In January 2015, Melissa Risteff had little more than a dream to match students with their perfect careers in science and technology. One hundred days later, she had developed an app and taken it to nine classrooms.
Now, the 46-year-old CEO of Denver-based Couragion has another reason to celebrate: The startup received a $750,000 grant through the National Science Foundation on Feb. 24.
Risteff said Couragion will use its funding through the next two years to conduct research with students in classrooms and add features to the app.
“Some of the work we’ll be doing is creating new tools to improve teacher and parent engagement in the process of career exploration and readiness,” Risteff said.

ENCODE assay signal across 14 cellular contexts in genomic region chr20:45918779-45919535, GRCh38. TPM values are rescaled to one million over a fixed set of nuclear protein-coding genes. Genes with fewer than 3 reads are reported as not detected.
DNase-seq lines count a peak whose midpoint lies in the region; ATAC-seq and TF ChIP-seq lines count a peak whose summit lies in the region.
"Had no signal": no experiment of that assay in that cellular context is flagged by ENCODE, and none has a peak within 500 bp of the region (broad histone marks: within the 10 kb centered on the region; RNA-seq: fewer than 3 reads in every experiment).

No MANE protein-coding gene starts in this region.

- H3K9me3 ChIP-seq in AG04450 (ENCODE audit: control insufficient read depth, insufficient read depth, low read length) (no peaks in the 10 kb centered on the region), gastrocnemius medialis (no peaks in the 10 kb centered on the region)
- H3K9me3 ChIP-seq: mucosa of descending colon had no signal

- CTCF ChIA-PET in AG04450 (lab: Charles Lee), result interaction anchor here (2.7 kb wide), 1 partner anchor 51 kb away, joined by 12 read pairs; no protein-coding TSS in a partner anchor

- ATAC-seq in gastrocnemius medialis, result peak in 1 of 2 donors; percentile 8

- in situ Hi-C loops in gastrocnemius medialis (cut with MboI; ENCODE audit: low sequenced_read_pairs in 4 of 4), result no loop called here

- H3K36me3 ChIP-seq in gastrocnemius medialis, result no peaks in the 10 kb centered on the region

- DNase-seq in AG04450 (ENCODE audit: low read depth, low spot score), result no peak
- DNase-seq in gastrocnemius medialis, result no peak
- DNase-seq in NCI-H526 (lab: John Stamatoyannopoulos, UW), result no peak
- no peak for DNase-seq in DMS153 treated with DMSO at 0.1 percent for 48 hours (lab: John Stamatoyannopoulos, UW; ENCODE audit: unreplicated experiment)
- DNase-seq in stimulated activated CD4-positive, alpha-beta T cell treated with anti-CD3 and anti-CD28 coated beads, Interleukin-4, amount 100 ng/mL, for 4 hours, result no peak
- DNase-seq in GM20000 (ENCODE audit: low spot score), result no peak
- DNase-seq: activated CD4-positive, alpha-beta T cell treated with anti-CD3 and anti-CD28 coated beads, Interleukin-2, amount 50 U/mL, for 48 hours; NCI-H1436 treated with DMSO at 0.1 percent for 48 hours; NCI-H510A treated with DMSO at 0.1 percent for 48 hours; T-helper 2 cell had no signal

Couragion helps students and educators learn about existing careers in science, technology, engineering and math. Through the app, students take quizzes, play games and watch videos to figure out which careers fit best.
Couragion costs $30 per user for an annual subscription, but is discounted for schools or through school districts purchasing multiple subscriptions, Risteff said.
The NSF’s Small Business Innovation Research grant helps small businesses and startups research, design and make products. Couragion’s initial $150,000 and subsequent $30,000 grants from the NSF made it eligible for last month’s SBIR Phase II award for $750,000.